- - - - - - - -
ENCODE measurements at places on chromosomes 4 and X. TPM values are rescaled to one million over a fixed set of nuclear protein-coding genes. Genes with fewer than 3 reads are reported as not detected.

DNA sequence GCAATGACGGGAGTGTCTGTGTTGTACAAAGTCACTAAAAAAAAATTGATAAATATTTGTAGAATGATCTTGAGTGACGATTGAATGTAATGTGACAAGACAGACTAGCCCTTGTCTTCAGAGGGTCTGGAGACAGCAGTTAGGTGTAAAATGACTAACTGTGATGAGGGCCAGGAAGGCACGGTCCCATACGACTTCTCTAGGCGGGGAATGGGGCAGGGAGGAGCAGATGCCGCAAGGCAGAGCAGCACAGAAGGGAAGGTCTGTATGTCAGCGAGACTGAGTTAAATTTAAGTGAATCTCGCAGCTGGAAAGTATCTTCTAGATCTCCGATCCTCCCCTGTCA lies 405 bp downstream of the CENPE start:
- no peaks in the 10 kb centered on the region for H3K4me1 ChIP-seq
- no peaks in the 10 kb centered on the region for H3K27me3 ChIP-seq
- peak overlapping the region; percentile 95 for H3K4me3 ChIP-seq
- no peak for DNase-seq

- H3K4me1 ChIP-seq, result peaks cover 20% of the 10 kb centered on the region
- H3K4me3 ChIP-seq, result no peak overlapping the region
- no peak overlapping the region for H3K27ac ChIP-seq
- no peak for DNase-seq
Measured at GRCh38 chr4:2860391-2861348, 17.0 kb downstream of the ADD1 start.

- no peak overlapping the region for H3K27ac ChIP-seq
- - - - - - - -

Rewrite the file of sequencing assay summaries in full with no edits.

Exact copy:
ENCODE measurements at places on chromosomes 4 and X. TPM values are rescaled to one million over a fixed set of nuclear protein-coding genes. Genes with fewer than 3 reads are reported as not detected.

DNA sequence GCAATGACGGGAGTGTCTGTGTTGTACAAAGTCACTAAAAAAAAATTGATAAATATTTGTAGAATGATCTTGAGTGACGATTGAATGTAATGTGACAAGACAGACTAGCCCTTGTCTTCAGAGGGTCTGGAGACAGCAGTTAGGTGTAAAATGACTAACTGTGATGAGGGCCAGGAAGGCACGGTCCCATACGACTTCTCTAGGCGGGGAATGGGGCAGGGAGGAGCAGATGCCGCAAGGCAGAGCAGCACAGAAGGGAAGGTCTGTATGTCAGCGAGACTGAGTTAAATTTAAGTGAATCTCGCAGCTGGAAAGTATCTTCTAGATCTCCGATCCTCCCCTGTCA lies 405 bp downstream of the CENPE start:
- no peaks in the 10 kb centered on the region for H3K4me1 ChIP-seq
- no peaks in the 10 kb centered on the region for H3K27me3 ChIP-seq
- peak overlapping the region; percentile 95 for H3K4me3 ChIP-seq
- no peak for DNase-seq

- H3K4me1 ChIP-seq, result peaks cover 20% of the 10 kb centered on the region
- H3K4me3 ChIP-seq, result no peak overlapping the region
- no peak overlapping the region for H3K27ac ChIP-seq
- no peak for DNase-seq
Measured at GRCh38 chr4:2860391-2861348, 17.0 kb downstream of the ADD1 start.

- no peak overlapping the region for H3K27ac ChIP-seq